When Stephie Grob Plante visited Amsterdam and tried psychedelic mushrooms for the first (and only) time, her first instinct was to call her father—one of the country’s leading clinical researchers of psychedelic-assisted therapy. The story of a strange trip.
Stephie Grob Plante’s Pacific Standard essay is available to subscribers—in print or digital formats—now, and will be posted online in full on Thursday, November 06. Until then, an excerpt:
I never dreamed I’d get “experienced.”
Then, in the fall of 2006, my best friend and I went to Amsterdam with some classmates from a study abroad program in Dublin. “Shrooming in Amsterdam is like visiting the Eiffel Tower in Paris,” my friend announced. “It’s our responsibility as tourists.” I watched as he divvied up what looked like long-stemmed porcinis, determined not to participate.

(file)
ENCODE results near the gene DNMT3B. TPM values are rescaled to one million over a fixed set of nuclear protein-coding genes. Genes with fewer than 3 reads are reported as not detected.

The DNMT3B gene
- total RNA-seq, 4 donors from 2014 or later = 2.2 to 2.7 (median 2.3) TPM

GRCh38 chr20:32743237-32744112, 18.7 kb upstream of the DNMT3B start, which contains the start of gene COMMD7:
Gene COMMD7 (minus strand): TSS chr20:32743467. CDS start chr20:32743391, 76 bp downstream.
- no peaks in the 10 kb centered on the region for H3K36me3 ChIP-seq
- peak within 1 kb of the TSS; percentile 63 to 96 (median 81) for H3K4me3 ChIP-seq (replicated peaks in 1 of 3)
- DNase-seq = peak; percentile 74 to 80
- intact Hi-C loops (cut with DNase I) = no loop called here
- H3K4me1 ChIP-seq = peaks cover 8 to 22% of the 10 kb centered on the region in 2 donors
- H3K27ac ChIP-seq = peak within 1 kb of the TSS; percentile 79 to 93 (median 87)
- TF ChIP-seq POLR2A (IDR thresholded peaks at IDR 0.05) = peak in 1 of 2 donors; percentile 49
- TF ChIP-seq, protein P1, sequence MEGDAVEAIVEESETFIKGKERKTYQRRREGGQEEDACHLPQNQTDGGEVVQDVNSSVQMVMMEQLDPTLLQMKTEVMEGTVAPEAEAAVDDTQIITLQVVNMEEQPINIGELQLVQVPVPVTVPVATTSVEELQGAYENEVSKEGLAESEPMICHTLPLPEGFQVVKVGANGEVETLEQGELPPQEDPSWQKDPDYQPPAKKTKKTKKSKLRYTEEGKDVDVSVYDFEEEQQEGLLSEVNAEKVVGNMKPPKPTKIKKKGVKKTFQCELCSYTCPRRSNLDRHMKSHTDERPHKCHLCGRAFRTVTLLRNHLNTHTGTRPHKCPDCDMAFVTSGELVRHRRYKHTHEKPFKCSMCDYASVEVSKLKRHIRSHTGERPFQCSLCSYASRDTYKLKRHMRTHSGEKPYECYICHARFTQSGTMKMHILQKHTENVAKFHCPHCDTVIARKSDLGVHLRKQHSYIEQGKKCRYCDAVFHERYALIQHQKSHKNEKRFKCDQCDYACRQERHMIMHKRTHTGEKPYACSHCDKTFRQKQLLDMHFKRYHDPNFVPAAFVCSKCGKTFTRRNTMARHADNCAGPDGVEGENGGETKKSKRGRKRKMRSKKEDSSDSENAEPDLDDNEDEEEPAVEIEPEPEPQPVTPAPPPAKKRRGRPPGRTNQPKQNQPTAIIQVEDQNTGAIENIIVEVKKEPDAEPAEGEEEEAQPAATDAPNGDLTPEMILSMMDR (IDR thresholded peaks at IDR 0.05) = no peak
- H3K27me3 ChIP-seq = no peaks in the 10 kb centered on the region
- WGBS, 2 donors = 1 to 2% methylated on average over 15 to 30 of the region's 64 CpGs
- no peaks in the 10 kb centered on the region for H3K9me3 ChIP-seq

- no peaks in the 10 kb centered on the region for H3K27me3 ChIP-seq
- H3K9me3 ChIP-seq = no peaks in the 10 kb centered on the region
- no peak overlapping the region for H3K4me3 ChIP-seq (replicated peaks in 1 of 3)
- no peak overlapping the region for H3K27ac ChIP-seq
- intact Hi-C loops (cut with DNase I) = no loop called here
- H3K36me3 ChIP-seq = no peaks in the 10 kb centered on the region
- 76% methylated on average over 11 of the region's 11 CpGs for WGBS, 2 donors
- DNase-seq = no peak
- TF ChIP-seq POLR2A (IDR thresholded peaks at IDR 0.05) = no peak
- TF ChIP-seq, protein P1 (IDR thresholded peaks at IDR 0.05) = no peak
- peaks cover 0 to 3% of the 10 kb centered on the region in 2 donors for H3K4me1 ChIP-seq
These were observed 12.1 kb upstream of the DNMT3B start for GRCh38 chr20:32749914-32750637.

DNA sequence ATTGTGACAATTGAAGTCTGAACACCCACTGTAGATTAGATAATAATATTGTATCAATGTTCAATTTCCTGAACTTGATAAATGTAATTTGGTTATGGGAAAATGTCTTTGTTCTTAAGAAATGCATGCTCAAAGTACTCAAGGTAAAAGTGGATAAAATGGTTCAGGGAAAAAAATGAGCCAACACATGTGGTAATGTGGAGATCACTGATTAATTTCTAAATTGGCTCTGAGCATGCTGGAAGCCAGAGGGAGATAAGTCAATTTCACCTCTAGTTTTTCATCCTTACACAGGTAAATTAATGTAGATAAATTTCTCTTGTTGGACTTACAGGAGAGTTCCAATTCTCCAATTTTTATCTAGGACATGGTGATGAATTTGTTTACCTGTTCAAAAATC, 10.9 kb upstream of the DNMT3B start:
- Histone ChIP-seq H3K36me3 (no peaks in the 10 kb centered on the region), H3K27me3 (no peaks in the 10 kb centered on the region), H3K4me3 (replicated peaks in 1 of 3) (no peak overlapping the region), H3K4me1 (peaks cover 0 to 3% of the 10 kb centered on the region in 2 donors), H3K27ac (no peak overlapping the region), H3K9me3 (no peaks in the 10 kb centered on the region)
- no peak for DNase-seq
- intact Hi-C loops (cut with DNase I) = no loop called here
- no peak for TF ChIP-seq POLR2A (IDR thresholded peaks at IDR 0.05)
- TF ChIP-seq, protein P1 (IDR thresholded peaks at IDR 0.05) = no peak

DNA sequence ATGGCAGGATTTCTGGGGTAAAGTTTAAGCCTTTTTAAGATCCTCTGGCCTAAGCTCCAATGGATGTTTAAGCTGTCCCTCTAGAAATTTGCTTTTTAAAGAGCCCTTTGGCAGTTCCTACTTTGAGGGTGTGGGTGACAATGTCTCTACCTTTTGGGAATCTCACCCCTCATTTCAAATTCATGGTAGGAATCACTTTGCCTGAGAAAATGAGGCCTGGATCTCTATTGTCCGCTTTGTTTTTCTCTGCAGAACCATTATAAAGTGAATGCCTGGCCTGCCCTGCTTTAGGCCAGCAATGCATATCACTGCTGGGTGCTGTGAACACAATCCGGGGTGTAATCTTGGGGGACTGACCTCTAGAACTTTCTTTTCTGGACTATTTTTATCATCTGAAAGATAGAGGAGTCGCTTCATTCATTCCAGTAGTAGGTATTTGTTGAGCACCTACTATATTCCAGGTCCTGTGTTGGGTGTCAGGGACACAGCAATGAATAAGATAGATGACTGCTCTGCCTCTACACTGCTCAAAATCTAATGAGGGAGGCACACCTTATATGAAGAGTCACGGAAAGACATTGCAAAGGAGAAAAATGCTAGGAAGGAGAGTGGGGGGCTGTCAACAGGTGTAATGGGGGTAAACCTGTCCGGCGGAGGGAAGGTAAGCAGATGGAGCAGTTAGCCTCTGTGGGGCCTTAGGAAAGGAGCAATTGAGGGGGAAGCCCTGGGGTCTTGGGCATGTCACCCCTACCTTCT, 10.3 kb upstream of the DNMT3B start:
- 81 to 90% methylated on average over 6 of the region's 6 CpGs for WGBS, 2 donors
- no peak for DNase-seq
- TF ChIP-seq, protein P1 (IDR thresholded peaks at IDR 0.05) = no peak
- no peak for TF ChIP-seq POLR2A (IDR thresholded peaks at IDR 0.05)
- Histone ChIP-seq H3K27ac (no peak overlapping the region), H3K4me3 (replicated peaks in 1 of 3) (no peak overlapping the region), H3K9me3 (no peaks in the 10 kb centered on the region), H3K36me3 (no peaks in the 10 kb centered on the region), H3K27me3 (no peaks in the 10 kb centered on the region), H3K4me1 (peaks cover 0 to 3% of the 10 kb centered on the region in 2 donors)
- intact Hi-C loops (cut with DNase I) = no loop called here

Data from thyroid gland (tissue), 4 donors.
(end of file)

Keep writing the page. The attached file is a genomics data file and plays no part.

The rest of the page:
“You’re skinny—you don’t need a lot,” I told him, dispensing my third-hand expertise. I broke his mushroom stalk in half, gave him the larger piece and, in a sudden burst of resolve, popped the other in my mouth. Mushrooms were legal in Amsterdam in 2006. I felt safe; I went for it.
From all my reading, I recognized the signs of encroaching euphoria—the light flutter around my heart, the heightened senses. We left our hostel and walked toward Vondelpark. Soon nothing sounded like a better idea than calling my dad.
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